Giacomo Baldrati was born in Lugo, Italy, on September 26, 1595. His parents (Cesare Baldrati and Lucia de Bianchi) supported his boyhood piety, and he joined the local Dominicans on January 15, 1612, taking the name “Alessandro”, or Alexander.

The Order sent him to study in Faenza and Naples. The friar was then ordained a priest and sent to the University of Bologna as a teacher, where people said he devoted half his time to God and half to his neighbor, leaving no time for himself. He collapsed into sickness from overwork and was sent to Venice to recover.

The interesting bit is that he may have ended up with some kind of mental illness too, which is very unusual in a saint. Some saints are very eccentric, but they tend to be saner than most. Alessandro had been known to be a particularly cheerful person all his life, but now he became depressed and prone to wild anger. He also began to fear his fellow friars (some of whom apparently teased him at this point) as persecutors. His biographer from the 1700’s from Chios, Leone Allacci, says that he went to Venice without permission from his superiors, and that he definitely was on the run when he took ship from Venice to Constantinople, and from there to Pera. He reported in at the Dominican friary at Pera. They decided to send him to Smyrna, because the archbishop of Edessa and co-adjutor of Smyrna was a particularly wise and holy Dominican, Venerable Giacinto Subiani di Arezzo. Friar Alexander was filled with fear again, but the monks of Constantinople assured him that Smyrna was “not a place where they beat up foreigners.”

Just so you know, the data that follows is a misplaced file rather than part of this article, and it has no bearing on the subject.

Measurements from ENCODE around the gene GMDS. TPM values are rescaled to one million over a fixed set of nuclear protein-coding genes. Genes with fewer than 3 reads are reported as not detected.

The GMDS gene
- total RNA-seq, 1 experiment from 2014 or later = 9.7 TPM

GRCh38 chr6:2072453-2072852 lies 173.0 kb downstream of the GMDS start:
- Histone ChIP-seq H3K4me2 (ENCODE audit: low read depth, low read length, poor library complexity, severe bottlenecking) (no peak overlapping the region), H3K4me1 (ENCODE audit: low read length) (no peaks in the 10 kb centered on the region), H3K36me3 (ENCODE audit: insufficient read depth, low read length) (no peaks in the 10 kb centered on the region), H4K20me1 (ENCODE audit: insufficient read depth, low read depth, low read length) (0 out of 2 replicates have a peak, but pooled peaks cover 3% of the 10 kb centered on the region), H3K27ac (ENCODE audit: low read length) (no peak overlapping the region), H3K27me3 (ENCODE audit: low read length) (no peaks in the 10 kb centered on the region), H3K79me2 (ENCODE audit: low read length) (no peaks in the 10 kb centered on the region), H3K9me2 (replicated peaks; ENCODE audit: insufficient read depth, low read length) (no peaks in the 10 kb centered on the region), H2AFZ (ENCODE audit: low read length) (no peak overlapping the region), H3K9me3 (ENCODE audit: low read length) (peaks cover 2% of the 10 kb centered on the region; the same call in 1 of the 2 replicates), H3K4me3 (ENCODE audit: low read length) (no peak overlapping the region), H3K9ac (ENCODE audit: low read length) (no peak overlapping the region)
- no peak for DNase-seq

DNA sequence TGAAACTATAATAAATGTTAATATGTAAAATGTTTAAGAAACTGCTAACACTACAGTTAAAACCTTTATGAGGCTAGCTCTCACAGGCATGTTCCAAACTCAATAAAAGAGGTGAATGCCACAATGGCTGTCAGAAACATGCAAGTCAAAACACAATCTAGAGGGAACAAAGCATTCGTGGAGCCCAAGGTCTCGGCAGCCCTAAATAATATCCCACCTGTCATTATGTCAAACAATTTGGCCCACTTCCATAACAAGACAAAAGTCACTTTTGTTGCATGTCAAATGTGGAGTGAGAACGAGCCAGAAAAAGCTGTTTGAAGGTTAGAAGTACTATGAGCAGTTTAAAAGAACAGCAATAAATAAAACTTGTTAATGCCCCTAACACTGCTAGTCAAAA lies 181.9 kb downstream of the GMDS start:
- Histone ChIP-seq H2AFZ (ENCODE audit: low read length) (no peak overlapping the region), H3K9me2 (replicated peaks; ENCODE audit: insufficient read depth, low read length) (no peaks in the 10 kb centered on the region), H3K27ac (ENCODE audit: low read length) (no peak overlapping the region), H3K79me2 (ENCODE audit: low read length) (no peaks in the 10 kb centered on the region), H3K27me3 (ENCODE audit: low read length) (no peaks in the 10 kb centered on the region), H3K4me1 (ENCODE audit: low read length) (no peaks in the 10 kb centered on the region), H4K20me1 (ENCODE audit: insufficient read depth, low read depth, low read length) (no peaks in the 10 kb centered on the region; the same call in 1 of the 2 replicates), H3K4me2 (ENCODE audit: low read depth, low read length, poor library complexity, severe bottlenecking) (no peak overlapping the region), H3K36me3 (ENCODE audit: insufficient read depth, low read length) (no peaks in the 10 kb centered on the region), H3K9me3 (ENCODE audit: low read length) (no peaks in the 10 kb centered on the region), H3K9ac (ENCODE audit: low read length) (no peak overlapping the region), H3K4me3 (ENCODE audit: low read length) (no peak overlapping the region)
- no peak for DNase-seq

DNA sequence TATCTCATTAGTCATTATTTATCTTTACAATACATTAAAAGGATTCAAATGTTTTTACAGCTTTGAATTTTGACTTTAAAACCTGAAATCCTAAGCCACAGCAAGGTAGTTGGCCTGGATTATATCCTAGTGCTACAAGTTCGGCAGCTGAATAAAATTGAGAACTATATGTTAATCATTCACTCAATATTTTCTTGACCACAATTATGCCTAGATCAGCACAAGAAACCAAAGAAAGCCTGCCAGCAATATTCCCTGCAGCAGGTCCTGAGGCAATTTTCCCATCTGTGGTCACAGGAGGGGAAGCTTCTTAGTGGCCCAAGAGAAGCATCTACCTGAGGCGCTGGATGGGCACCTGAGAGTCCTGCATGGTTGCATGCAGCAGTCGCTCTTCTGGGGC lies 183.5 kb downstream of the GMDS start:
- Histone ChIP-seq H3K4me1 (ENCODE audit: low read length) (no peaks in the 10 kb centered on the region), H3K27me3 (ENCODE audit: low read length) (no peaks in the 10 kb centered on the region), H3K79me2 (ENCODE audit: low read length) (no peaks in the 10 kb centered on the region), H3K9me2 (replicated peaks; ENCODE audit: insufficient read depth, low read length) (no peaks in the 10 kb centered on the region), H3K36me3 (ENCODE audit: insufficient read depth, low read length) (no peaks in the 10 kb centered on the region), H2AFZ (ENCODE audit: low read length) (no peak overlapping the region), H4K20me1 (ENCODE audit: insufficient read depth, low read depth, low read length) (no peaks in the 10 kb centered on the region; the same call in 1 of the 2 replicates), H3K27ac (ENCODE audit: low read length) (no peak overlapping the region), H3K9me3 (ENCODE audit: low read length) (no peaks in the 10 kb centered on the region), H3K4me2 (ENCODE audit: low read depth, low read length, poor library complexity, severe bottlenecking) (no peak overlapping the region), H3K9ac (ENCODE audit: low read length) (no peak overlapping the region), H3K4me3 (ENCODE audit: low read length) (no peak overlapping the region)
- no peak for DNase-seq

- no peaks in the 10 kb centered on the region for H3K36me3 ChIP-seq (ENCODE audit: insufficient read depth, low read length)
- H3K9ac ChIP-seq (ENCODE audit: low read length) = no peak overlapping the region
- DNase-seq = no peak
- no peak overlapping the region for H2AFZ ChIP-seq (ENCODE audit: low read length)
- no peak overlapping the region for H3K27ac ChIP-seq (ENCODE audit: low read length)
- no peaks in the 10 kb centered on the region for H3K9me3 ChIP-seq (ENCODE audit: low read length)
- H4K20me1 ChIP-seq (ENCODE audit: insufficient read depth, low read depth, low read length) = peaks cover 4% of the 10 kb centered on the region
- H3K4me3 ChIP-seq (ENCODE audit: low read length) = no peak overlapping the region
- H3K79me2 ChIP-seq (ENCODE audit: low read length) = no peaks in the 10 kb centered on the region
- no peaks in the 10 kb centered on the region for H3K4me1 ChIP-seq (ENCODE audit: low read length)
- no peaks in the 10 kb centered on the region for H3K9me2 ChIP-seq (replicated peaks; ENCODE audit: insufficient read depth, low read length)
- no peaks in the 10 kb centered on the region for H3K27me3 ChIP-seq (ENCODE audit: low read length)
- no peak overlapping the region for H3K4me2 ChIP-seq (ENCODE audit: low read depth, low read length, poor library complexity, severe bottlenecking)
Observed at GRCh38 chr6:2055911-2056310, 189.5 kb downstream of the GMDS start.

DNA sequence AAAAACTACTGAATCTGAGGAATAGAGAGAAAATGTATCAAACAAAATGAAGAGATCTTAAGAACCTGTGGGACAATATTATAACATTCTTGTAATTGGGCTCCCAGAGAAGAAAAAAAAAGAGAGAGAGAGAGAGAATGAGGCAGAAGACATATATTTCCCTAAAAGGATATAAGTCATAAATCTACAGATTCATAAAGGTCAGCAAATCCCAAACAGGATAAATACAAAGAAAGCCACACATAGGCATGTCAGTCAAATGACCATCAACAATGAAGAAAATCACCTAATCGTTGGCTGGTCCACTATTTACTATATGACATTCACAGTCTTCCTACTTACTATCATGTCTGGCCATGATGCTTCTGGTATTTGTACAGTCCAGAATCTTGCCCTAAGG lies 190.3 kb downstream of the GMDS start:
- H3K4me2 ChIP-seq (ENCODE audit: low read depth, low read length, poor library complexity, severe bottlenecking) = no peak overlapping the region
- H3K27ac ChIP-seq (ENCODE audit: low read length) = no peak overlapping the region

Things must have gone well in Smyrna, because Archbishop Giacinto decided to send him to the small monastery of St. Sebastian on the Greek island of Chios — which was then part of the Ottoman Empire, and ruled by Muslims. With no other duties, Friar Alexander decided to spend all day preaching in the little Christian towns. Archbishop Giacinto later testified that he harvested “abundant fruit of souls” among his fellow Christians.

Then his Italian brothers sent a letter inviting him to come back. Friar Alessandro had a relapse into his fears, and was sure the letters were a trap. At times he seemed to go catatonic. At other times, he ran around town, crying out his sadness and fear. Strangely, he kept saying that people were going to burn him at the stake.

Politics and human drama ensued. Since a couple of prominent churchmen (including Archbishop Giacinto) arrived at Chios at about the same time to change ships, some local Muslims spread rumors that the Christians were planning to take back the island. Taking advantage of the hostile atmosphere, a guy named Aga Cuzaim, a Chios Muslim who had once been Christian and who disliked Friar Alexander (nobody knows why) decided to report him to the local Ottoman authorities as an apostate Muslim.

And of course we all know that the sharia law penalty for forsaking Islam is death.